Kelly v. South Carolina, 534 U.S. 246, 3 (2002)

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Opinion of the Court

Justice Souter delivered the opinion of the Court.

Last Term, we reiterated the holding of Simmons v. South Carolina, 512 U. S. 154 (1994), that when "a capital defend-ant's future dangerousness is at issue, and the only sentencing alternative to death available to the jury is life imprisonment without possibility of parole, due process entitles the defendant 'to inform the jury of [his] parole ineligibility, either by a jury instruction or in arguments by counsel.' " Shafer v. South Carolina, 532 U. S. 36, 39 (2001) (quoting Ramdass v. Angelone, 530 U. S. 156, 165 (2000) (plurality opinion)). In this case, the Supreme Court of South Carolina held Simmons inapposite for two reasons: state law provided the jury with a third sentencing alternative, and future dangerousness was not at issue. Each reason was error.


In 1996, the State of South Carolina indicted petitioner William Kelly for an extraordinarily brutal murder, kidnaping, and armed robbery, and for possession of a knife during the commission of a violent crime. The jury convicted Kelly on all charges.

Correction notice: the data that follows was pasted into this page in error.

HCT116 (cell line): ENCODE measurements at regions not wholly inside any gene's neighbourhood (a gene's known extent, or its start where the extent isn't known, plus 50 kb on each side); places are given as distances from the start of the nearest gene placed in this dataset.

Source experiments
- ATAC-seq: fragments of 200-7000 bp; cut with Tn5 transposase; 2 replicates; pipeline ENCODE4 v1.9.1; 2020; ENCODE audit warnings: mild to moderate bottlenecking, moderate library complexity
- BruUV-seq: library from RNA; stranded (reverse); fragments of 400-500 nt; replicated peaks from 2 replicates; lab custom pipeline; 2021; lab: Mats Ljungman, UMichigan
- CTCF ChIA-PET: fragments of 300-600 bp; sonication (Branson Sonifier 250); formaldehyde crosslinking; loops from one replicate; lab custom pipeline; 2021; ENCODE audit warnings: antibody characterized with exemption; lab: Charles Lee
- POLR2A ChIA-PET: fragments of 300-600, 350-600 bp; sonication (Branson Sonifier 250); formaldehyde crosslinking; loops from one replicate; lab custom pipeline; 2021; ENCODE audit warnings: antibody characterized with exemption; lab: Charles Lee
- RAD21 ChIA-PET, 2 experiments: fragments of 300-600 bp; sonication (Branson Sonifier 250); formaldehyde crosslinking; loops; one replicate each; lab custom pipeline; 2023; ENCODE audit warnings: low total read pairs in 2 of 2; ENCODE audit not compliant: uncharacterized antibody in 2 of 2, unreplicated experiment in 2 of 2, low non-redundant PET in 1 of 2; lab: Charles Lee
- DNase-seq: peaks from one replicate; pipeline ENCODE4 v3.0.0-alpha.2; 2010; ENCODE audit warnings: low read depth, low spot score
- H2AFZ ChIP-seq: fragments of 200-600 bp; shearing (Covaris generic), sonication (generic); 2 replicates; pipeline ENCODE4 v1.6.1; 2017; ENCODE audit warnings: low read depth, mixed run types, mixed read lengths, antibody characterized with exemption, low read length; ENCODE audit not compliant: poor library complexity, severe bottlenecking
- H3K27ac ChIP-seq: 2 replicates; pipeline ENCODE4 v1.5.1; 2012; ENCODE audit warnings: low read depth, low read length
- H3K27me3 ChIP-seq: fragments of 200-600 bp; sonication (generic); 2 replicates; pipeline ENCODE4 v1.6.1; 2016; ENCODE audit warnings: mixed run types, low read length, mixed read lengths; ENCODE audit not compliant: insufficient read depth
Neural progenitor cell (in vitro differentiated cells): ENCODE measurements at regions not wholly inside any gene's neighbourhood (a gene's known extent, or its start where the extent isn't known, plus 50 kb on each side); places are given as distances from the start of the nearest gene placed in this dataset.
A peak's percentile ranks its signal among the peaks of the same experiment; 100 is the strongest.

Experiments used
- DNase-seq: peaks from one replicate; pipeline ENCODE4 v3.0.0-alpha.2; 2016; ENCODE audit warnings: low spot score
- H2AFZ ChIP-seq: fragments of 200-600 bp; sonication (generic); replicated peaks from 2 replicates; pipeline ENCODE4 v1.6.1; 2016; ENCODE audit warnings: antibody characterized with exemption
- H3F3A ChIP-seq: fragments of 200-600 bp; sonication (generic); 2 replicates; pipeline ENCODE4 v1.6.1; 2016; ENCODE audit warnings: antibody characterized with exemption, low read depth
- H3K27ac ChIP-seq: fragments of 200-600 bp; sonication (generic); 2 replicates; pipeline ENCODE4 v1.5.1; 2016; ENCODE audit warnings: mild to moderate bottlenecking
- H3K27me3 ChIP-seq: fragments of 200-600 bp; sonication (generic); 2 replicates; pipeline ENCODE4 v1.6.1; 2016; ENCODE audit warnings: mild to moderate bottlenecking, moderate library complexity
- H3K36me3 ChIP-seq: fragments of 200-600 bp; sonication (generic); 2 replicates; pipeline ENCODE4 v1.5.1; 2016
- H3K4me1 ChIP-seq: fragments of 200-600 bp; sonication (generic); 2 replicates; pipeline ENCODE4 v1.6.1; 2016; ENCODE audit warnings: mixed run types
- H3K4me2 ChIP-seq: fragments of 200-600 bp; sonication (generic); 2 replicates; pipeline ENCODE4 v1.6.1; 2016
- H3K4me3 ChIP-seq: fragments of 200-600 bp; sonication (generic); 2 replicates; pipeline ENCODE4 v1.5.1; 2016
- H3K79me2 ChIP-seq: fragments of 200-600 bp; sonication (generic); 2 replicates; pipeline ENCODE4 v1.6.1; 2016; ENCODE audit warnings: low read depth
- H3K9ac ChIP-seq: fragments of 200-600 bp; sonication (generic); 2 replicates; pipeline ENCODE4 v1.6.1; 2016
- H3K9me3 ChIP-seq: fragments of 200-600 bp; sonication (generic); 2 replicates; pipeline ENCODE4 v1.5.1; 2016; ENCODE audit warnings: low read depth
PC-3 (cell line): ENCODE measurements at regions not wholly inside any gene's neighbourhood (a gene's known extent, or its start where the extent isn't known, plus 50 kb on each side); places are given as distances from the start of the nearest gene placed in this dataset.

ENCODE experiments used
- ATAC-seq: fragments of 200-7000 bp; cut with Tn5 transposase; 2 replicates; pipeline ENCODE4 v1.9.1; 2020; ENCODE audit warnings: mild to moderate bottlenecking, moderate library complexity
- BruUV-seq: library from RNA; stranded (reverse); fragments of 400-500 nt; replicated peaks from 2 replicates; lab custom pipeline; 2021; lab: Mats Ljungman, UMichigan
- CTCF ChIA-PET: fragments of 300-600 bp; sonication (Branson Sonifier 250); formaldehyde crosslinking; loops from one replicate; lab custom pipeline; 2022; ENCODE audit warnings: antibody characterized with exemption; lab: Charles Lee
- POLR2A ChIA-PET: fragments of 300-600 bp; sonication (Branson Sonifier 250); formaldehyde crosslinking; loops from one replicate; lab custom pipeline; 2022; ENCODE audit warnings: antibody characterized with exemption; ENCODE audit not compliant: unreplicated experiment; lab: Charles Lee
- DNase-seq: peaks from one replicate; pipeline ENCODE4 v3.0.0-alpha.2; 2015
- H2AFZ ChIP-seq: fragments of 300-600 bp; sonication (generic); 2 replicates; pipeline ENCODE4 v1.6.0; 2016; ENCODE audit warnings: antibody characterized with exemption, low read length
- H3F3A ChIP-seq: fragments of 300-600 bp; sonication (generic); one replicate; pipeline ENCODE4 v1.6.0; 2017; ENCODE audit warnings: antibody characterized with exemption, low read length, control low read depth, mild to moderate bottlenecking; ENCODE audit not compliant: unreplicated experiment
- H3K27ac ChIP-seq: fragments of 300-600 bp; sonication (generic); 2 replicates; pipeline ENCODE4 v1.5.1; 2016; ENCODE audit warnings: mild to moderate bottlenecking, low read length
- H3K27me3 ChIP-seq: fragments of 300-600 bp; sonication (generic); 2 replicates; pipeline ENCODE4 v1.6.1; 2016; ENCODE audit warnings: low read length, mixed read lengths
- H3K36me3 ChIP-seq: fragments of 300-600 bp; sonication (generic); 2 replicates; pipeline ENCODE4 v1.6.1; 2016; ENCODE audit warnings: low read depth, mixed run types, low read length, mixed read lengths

The trial then proceeded to a separate sentencing phase calling for the jury to determine whether any aggravating factor had been shown and, if so, to choose between recommendations of death or life imprisonment. The prosecutor began by telling the jurors that "I hope you never in your lives again have to experience what you are experiencing right now. Being some thirty feet away from such a person. Murderer." App. 64. He went on to present testimony that while in prison, Kelly had made a knife (or shank) and had taken part in an escape attempt, even to the point of planning to draw a female guard into his cell where he would hold her hostage. See id., at 129-132, 140-141. The prose-cutor's cross-examination of a psychologist brought out evi-

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